Book Review: Malled by Caitlin Kelly

Malled by Caitlin KellyThis is a non-fiction book about the author’s foray into the world of retail. The book is subtitled: My Unintentional Career in Retail.

When journalism wasn’t a steady job anymore, Kelly earned some extra money by working as a sales assistant in an outdoor clothes store. She was in for some surprises.

Tomorrow, I’ll be interviewing Caitlin Kelly about her experiences as a shop assistant. Below is my review of the book.

Malled: What it is about

In 2007, Caitlin Kelly loses her journalist job at a newspaper. As a freelance writer she has earnings coming in from other writing jobs, but she decides a steady income, however small, would be very welcome in her household.

She applies and is hired as a sales assistant in an outdoor clothes store, in a shopping mall. There are good and bad things about the job. Most colleagues are friendly and pleasant, everything is shiny new in the (brand-new) store – which is all very different from the newspaper job that she had before.

But soon she realizes that there are many demeaning and unpleasant aspects to the job: standing on your feet for hours on end, being filmed by a security camera all the time, dealing with difficult customers, and finding out that no one cares whether the job could be carried out better with some improvements in the store or stockroom.

Her main grievance in the book is that the higher management spends so much money on advertising and sponsoring while better paid  (i.e., happier and more responsible) staff would make such a difference in number of sales. With the very low wages that the sales staff earn ($8 to $11 per hour) it’s no wonder that they aren’t very motivated to do a good job, and that staff turnover is almost 100% per year.

She also argues for better organised stock rooms because many potential sales don’t happen because the staff can’t find the requested items in the badly organised stockrooms. But management isn’t likely to listen. If the sales staff isn’t happy, they’re welcome to leave.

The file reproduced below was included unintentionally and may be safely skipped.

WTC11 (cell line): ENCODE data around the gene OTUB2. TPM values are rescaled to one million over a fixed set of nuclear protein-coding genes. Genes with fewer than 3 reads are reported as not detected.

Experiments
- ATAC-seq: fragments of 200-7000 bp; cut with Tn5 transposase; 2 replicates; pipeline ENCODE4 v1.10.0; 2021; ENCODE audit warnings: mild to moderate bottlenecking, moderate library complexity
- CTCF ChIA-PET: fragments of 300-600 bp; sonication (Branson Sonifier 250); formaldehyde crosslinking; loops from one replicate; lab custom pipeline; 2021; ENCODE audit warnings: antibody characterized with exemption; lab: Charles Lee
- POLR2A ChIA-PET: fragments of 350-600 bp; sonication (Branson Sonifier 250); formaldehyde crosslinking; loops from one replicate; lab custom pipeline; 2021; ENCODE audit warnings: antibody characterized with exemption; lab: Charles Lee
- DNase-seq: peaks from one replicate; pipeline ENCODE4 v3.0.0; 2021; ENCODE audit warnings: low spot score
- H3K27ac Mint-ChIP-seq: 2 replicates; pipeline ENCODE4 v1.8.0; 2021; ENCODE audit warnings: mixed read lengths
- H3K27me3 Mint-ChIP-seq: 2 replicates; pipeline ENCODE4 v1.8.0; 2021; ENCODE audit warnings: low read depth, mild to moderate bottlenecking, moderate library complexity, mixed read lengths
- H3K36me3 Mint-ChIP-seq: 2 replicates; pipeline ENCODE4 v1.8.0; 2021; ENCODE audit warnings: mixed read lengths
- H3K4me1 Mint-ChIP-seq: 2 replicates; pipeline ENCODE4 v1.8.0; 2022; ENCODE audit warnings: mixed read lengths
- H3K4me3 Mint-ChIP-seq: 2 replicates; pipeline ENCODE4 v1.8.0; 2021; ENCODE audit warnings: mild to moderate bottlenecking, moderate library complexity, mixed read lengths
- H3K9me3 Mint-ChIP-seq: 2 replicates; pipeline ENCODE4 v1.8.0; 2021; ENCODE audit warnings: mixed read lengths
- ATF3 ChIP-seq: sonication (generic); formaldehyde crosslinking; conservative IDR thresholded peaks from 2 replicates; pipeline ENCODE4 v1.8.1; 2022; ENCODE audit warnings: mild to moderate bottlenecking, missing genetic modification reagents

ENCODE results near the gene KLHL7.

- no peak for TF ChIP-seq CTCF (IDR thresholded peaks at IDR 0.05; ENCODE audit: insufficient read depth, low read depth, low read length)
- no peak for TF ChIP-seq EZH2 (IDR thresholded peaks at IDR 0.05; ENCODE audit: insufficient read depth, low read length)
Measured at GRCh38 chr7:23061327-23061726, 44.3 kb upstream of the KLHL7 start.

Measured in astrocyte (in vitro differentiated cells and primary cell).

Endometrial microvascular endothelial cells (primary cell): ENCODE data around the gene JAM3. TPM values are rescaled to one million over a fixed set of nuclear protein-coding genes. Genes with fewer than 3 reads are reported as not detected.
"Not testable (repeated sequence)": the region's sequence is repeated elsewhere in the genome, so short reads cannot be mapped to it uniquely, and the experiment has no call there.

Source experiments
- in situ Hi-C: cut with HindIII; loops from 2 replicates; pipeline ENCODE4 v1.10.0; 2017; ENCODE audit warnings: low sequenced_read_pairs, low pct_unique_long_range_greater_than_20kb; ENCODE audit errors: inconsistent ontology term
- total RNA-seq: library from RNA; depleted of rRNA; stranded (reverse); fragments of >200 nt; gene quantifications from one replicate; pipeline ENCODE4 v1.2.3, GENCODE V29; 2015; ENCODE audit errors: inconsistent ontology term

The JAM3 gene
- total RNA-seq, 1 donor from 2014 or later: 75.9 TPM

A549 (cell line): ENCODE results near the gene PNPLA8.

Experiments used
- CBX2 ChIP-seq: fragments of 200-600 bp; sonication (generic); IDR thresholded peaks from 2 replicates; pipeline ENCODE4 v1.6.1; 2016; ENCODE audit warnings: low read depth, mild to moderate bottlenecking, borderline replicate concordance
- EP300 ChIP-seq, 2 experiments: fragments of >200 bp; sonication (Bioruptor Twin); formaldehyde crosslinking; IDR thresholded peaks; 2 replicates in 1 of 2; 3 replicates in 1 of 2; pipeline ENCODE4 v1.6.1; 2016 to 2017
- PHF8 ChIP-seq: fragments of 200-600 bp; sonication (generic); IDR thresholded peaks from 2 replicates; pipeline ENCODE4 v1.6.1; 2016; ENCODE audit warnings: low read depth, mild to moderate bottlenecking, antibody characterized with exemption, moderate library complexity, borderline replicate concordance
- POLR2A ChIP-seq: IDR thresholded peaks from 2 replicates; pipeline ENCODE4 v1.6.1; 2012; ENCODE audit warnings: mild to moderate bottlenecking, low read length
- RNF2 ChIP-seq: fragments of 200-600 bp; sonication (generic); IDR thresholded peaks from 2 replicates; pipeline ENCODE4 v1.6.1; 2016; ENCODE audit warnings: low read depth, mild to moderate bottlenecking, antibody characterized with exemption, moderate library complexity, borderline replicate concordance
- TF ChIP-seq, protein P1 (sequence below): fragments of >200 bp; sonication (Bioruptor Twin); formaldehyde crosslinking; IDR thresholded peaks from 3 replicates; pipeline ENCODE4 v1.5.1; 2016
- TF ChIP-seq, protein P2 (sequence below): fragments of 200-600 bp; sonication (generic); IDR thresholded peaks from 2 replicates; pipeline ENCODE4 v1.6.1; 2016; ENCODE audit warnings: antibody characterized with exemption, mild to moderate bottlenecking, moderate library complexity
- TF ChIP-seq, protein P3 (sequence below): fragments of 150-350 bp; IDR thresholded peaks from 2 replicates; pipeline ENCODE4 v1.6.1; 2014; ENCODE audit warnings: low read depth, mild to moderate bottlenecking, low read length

In the end, over two years after she starts working at the store, Kelly quits after she has to deal with one abusive customer too many. (What she’s doing now, you can read it my interview with her tomorrow).

The book is organised chronologically, from the job interview, her years at the store, through to her last day at work. The text is supplemented with information from interviews and other research.

Malled: What I thought

This book made for a fascinating read even though I don’t really enjoy shopping much. Non-fiction can be dry and a struggle to read, but not so this book. It reads almost like fiction.

I was appalled by many of the things that Kelly described about her job: only a single break in an eight-hour working day, where employees are not allowed to sit down at all (except during the break). Safety hazards in the stockroom, with boxes and clothes racks cluttering the floor space and unlabelled boxes placed at dizzying heights that can only be reached using a scary, and heavy, stepladder.

And the disinterest of management regarding improvements for their staff! I can go on for a while, but Kelly has already done this, in a very interesting way.

Caitlin Kelly does blow her own trumpet every now and then. She was keen to tell the reader of her own (good) standards of dealing with the customers and with her colleagues. This was a little annoying but it also showed a standard of work ethic as you may expect to find in store employees (but usually don’t). She put in a lot of effort to try and do a good job and this contrasted nicely with the disinterested way her manager dealt with her complaints and suggestions.

This book should be read by those in charge of retail companies. Better still, these people should go “Back to the Floor” to see for themselves what the work is like for their employees. But since they only care about their spreadsheets, it’s unlikely they’ll do either. (Back to the Floor was a UK TV program in which executives spent a week on the work floor of their own company, after which they generally called for drastic changes in working conditions – of course, without the backup of the managers who had not been back to the floor).

Read it if you are interested to see what’s really happening behind the counters of the stores where you love to shop.

I got this book: from the publishers Portfolio/Penguin free for review (hardback)

I read this in: English, the original language

Number of pages: 226

First published: 2011 (April)

Genre: non-fiction, retail

Also interesting: Fast Food Nation by Eric Schlosser, dealing with the poor treatment (expendability) of workers in the food industry

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About Leeswammes
I'm owner and editor at bookhelpline.com. In my free time, I read and review books on my two blogs, Leeswammes' Blog and De Boekblogger.

18 Responses to Book Review: Malled by Caitlin Kelly

  1. Cindy says:

    Interesting insight into a side of retail I never considered before.